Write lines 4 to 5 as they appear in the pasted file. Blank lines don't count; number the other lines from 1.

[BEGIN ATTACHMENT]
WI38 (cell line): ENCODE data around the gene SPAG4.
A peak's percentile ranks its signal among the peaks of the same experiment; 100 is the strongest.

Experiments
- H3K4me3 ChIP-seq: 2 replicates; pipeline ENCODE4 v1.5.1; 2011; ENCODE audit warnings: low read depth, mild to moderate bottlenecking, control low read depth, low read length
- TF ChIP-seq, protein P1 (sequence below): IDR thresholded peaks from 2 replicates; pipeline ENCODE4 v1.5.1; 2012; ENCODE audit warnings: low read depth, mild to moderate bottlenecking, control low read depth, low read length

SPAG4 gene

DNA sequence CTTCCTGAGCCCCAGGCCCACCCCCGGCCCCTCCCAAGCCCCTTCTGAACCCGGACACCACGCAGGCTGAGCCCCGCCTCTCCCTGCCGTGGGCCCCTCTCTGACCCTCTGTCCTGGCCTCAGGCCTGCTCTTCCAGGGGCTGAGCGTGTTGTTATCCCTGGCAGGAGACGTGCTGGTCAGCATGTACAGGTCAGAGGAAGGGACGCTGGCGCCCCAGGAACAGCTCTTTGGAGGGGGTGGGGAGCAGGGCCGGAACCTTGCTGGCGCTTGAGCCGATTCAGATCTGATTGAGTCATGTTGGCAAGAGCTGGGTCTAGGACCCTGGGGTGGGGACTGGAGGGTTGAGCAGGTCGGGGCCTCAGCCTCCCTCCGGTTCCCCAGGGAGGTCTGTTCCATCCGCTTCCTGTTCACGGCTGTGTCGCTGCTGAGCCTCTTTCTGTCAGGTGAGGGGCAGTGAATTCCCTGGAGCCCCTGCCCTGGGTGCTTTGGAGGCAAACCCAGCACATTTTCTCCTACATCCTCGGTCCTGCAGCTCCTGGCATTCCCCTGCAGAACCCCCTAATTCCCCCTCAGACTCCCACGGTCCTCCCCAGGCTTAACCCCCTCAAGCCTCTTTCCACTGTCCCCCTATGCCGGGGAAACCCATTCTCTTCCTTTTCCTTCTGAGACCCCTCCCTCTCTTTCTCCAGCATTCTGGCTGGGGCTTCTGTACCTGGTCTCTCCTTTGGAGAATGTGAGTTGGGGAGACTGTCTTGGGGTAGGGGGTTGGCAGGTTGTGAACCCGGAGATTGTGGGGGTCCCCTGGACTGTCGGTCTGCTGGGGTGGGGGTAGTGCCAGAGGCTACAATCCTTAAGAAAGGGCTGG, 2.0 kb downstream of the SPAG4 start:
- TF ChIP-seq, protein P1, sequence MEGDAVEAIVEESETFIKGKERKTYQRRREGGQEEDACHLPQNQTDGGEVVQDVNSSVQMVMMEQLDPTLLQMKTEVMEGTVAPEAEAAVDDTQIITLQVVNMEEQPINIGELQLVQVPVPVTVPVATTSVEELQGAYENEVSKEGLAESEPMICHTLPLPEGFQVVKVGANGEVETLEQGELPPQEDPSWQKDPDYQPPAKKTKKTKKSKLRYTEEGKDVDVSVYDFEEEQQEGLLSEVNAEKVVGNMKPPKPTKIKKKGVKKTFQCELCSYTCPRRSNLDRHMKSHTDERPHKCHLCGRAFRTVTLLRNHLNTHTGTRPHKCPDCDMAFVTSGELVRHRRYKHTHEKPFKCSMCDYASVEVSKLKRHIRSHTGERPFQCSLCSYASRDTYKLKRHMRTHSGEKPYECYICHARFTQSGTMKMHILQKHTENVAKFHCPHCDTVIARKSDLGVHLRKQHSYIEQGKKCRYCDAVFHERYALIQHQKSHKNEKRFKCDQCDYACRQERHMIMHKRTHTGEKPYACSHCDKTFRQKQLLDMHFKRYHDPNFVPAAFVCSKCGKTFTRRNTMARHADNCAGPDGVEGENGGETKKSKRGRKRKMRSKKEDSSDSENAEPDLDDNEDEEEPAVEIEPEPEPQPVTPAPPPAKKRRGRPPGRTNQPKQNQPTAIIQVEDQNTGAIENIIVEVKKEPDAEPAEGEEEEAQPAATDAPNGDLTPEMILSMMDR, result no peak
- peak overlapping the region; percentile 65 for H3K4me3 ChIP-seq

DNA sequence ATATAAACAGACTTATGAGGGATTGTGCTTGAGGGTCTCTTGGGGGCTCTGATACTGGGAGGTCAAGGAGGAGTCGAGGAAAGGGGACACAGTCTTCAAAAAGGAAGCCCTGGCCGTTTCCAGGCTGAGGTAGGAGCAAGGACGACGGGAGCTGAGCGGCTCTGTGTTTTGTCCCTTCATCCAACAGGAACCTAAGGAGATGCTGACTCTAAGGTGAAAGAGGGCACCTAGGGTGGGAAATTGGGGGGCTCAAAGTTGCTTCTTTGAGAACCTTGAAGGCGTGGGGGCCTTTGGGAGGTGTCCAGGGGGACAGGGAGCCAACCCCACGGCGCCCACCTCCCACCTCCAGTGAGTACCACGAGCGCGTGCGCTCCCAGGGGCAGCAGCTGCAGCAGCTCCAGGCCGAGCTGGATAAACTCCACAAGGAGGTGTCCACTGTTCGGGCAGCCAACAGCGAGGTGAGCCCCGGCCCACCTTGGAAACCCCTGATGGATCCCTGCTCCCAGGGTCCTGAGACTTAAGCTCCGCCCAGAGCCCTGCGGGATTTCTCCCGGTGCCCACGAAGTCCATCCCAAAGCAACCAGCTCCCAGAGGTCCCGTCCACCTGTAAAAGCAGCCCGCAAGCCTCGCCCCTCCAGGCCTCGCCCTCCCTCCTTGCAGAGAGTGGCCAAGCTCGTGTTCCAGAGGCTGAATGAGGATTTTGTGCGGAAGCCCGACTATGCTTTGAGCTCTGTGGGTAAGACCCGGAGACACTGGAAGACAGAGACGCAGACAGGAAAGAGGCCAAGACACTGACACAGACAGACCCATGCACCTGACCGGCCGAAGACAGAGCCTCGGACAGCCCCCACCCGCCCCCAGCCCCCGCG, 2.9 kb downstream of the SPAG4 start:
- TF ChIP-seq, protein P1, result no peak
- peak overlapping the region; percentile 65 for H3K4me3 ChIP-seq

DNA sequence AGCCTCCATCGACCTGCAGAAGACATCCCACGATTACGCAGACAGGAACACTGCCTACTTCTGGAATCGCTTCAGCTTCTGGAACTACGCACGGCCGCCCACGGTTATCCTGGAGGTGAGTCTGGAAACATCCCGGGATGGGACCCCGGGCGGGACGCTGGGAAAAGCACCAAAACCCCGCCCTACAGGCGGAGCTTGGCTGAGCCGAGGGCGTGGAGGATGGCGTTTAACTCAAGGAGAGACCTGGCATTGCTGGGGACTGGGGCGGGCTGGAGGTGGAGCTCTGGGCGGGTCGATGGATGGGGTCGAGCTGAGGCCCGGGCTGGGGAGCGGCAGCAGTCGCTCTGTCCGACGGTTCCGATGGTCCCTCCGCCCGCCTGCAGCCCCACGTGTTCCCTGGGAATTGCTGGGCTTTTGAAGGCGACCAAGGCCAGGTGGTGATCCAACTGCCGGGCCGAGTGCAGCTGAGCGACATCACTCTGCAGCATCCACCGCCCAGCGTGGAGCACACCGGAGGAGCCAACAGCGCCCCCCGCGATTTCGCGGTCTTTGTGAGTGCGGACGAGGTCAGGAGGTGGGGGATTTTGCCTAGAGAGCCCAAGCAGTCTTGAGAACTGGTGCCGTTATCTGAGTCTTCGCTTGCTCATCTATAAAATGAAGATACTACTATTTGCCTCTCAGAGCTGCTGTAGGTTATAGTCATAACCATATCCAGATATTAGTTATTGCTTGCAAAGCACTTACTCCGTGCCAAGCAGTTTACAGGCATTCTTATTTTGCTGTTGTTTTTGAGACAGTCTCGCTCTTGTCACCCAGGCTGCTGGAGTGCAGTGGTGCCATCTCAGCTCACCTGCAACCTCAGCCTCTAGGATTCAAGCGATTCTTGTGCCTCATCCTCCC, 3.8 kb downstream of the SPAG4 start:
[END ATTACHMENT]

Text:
- H3K4me3 ChIP-seq: 2 replicates; pipeline ENCODE4 v1.5.1; 2011; ENCODE audit warnings: low read depth, mild to moderate bottlenecking, control low read depth, low read length
- TF ChIP-seq, protein P1 (sequence below): IDR thresholded peaks from 2 replicates; pipeline ENCODE4 v1.5.1; 2012; ENCODE audit warnings: low read depth, mild to moderate bottlenecking, control low read depth, low read length